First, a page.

Next, given that most jurisdictions in the United States use commercial bail as one method of pretrial release, it is important to ensure bail amounts are not unreasonable. In fact, the U.S. Constitution and most state constitutions require such.
Yet the bail amount is often the crucial factor in whether a person obtains release prior to their trial. A Bureau of Justice Statistics study found that about 7 in 10defendants secured release when bail was set at less than $5,000, but only 1 in 10when bail was set at $100,000 or more.
By incorporating risk level and ability to pay, not just the type of offense, in setting bail, jurisdictions can ensure that jail space is prioritized for those who are dangerous rather than for those who are simply poor. As conservatives, we don’t see a cause for envy in the fact that those who are more financially successful can afford a nicer home and car, but when it comes to government depriving someone of their liberty, money shouldn’t be the deciding factor.
Another key to advancing the principles of limited government and individual liberty in the pretrial arena is ensuring rapid access to counsel. Without representation at the time when bail and other pretrial conditions are determined, the accused is entirely at the mercy of the government given that both the prosecutor and judge work for the state. Prosecutors typically highlight the facts that weigh in favor of keeping the individual in jail, as someone still behind bars has little leverage in plea negotiations. Miami and Seattle are two jurisdictions that have developed models for ensuring access to counsel within 24 hours of an individual being arrested.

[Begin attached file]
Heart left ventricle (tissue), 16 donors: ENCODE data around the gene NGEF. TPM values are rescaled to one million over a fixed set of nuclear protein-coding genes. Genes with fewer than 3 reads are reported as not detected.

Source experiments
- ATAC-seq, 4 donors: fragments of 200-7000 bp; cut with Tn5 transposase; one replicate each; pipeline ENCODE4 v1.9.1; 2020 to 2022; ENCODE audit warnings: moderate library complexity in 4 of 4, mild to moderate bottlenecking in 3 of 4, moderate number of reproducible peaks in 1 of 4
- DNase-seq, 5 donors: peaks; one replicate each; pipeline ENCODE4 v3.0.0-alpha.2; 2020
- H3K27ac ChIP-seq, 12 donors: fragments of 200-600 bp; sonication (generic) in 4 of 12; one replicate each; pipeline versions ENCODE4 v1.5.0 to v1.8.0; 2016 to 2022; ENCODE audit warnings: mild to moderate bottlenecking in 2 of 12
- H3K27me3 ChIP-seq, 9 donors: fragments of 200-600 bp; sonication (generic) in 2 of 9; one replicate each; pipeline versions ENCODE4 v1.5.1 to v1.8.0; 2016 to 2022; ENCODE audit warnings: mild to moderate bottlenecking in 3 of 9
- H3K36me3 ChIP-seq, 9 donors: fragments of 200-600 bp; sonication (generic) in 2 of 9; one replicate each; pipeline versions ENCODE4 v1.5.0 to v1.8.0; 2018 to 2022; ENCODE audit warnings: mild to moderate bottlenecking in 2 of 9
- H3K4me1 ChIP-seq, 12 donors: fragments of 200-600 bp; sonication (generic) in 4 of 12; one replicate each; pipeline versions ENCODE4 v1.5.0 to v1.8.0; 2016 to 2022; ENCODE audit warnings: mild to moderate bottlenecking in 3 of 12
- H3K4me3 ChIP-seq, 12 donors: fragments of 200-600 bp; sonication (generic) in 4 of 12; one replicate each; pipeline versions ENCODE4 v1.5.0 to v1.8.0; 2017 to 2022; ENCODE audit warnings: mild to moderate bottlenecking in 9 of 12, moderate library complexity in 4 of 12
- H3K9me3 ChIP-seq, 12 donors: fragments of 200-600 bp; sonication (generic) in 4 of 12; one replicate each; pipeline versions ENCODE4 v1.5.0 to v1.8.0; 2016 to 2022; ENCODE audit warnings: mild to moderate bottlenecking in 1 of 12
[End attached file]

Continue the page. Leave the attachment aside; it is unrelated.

Additionally, an important strategy for right-sizing jails is ensuring that in appropriate cases pretrial supervision is an option. This addresses the fact that some individuals who are arrested are homeless or otherwise indigent and therefore could languish in jail unable to post bail even though they do not pose a substantial risk to public safety. Pretrial supervision is similar to probation in that individuals must regularly report to an officer and, increasingly, technologies such as electronic monitoring and voice recognition are making this process more efficient.
Finally, too many individuals come to jail for unpaid fines in traffic and other low-level misdemeanor cases. In Ferguson, Missouri, there is on average three warrants per household. In most jurisdictions, the largest share of warrants are for unpaid fines related to traffic tickets and other misdemeanors for which jail is not possible unless the person fails to pay or respond.
Fortunately, there are ways to minimize the need to use jails for this purpose. First, those with outstanding warrants for minor offenses should be encouraged to voluntarily come forward, including with the promise that for low-level misdemeanors such as traffic tickets they can discharge the warrant by performing community service if they are unable to pay. Second, for those who can pay, police should be able to accept credit card payments upon pulling someone over with an outstanding warrant for such an offense, thereby avoiding arrest. On June 15, Texas House Bill 121 went into effect allowing this procedure.
In charting a new course for pretrial justice in America, the Kalief Browder case reminds us of the need to extend the Hippocratic Oath from medicine to the justice system. First and foremost, America’s pretrial justice policies and practices must do no harm. That means utilizing in each case the least restrictive alternative needed to protect public safety and ensure the integrity of the judicial process. Indeed, the principles of limited government and individual liberty demand nothing less.